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Survey of Historic Sites and Buildings

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Explorers and Settlers
Survey of Historic Sites and Buildings

New Jersey

Location: Gloucester County, on Paulsboro-Repaupo Road, 1/4 mile north of Repaupo.

A section of this house dates from the early colonial period. Evidently constructed by Swedes or Swedish-Finns, the house was originally a one-story, typical Swedish log structure, whitewashed and built of cross-piled, dove-tailed logs. The fireplace was located in the corner. The date of construction cannot be determined.

New Jersey

Location: Gloucester County, 1 mile north of Swedesboro.

This cabin, one of the few extant Swedish log cabins in the United States, stands on a plot of ground bought by Marten Martensson on March 9, 1685, some years after New Sweden had been conquered by the Dutch and then by the English. It was built in the 1680's, measures 12 by 15 feet, and is seven logs in height. The logs are dovetailed at the corners. A door, about 3 feet high, affords the only access. The cabin is located on a privately owned farm.

New Jersey

Location: Gloucester County, on King's Highway at Raccoon Creek, Swedesboro.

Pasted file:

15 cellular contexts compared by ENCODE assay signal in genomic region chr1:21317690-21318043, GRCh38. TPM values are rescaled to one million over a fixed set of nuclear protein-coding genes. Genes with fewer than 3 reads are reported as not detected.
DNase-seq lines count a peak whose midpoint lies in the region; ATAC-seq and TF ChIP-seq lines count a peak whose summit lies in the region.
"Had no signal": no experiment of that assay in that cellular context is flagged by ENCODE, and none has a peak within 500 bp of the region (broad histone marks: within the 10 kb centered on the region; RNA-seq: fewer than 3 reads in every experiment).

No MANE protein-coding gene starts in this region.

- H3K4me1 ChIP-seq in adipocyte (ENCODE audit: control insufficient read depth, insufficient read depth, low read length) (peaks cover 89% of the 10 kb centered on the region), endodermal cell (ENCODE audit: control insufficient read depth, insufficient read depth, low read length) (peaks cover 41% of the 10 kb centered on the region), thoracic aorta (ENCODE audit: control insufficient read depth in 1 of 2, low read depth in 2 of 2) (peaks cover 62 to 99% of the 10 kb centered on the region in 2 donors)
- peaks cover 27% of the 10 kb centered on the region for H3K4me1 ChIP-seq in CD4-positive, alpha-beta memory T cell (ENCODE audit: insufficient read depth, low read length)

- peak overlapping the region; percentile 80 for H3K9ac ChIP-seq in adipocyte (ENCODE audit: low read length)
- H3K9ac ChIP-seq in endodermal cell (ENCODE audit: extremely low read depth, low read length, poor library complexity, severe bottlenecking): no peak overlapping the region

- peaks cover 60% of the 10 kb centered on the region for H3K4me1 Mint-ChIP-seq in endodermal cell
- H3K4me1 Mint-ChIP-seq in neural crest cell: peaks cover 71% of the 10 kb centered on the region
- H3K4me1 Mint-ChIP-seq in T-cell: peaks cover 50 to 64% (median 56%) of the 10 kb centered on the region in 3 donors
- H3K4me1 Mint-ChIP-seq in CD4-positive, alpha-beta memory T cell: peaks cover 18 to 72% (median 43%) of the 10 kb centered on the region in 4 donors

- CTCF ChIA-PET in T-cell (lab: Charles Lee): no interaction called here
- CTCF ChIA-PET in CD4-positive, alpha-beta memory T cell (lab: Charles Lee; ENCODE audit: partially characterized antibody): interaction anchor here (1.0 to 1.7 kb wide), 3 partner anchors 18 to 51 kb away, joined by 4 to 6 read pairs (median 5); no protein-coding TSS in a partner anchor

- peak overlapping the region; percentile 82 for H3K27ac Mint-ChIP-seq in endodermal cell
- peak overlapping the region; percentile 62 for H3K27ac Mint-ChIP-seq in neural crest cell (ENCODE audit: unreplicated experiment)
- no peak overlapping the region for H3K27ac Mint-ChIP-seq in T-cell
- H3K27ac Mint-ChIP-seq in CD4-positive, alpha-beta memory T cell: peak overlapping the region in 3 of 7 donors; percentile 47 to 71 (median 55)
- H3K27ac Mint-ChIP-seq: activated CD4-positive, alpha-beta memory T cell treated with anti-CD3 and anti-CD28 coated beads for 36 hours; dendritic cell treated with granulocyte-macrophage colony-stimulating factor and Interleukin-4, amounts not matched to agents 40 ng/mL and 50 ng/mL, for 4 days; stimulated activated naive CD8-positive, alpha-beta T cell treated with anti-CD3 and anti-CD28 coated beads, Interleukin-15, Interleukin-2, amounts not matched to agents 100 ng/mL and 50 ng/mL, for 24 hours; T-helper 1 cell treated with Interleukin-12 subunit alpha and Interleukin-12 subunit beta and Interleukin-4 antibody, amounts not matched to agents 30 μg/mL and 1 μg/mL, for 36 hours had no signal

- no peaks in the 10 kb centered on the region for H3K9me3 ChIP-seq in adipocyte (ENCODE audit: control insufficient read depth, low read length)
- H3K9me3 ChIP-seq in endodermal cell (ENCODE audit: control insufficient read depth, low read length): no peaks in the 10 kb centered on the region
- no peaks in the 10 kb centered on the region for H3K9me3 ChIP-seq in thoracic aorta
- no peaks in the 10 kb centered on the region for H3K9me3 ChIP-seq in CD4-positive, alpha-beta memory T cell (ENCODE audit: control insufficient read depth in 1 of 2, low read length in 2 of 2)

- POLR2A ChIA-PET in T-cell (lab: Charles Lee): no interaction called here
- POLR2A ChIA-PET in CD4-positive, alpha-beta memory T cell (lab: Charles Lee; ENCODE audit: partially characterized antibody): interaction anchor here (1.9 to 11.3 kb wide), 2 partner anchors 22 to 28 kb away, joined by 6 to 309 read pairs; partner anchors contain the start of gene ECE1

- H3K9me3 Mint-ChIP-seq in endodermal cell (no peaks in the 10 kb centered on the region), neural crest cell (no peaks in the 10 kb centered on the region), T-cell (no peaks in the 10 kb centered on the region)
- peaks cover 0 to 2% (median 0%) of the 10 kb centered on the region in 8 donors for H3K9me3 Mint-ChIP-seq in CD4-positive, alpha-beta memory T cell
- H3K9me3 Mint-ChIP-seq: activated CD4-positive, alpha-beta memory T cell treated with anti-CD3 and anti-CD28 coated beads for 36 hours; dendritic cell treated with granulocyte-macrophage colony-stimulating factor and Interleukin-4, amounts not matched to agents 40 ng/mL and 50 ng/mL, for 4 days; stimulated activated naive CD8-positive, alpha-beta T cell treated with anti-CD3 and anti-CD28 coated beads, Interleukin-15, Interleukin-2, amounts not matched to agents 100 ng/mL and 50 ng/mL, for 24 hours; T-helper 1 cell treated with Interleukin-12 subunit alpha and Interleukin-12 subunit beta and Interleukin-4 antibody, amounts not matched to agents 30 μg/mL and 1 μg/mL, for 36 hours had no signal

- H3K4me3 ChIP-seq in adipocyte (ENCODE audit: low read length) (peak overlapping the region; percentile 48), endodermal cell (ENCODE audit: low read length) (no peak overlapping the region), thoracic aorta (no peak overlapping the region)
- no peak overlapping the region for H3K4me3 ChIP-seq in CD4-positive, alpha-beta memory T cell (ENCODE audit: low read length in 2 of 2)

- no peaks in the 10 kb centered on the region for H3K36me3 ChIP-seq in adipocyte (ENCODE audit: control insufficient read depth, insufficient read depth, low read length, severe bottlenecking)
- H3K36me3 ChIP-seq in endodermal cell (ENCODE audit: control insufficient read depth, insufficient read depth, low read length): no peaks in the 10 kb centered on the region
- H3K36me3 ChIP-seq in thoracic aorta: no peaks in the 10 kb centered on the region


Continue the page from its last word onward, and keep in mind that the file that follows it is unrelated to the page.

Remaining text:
The congregation of this church consisted of some of the first Swedish settlers, who arrived in the area before 1650. Dependent at first upon occasional ministerial visits, it later obtained permission for the schoolmaster to conduct regular services in a log cabin. After the War for Independence, the congregation constructed the present handsome edifice. The date of construction, 1784, is given on a circular stone set in the wall over the entrance, below the sloping eaves of the gabled roof.

The church was constructed of brick and stone, and the facade incorporates a striking Palladian window. At the opposite end of the building is a graceful white spire. When the Swedish Lutheran mission ended in 1789, the Episcopal Church fell heir to the building and has used it ever since. The Swedish heritage is attested to by several items in the church, including the old registers, a 1730 silver communion service, and a Swedish Bible and flag. Old tombstones in the churchyard hear the names of early Swedish settlers.

New Jersey

Location: Bergen County, on New Bridge Road, 1/2 mile off N.J. 4, North Hackensack.

John and Peter Zabriskie, millers, built this interesting house between 1739 and 1752. An excellent example of early Dutch colonial construction, it is built of stone. It has a gambrel roof, front porch, and two front doors. Nine slender columns support the roof over the porch. The west wall contains a square stone plaque bearing the Zabriskies' initials, the date 1751, and a millwheel indicating the owners' business.

The house was confiscated during the War for Independence because the Zabriskies remained loyal to the Crown, and it served as headquarters for both armies during campaigns in New Jersey; it housed Gen. George Washington and Lord Charles Cornwallis. Gen. Frederick William Von Steuben, who was awarded the house and surrounding land in return for his services during the war, later sold it to the Zabriskies, after they had become citizens of the United States. The property is now owned by the State of New Jersey, and it is used as a museum and headquarters by the Bergen County Historical Society.

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Last Updated: 22-Mar-2005